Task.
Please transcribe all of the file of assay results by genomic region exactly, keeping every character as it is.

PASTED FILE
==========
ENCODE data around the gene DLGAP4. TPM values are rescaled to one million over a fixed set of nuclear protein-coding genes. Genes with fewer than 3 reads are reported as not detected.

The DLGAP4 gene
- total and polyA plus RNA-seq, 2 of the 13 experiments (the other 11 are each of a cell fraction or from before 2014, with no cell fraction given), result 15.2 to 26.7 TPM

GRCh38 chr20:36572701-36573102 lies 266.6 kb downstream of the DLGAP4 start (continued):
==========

ENCODE data around the gene DLGAP4. TPM values are rescaled to one million over a fixed set of nuclear protein-coding genes. Genes with fewer than 3 reads are reported as not detected.

The DLGAP4 gene
- total and polyA plus RNA-seq, 2 of the 13 experiments (the other 11 are each of a cell fraction or from before 2014, with no cell fraction given), result 15.2 to 26.7 TPM

GRCh38 chr20:36572701-36573102 lies 266.6 kb downstream of the DLGAP4 start (continued):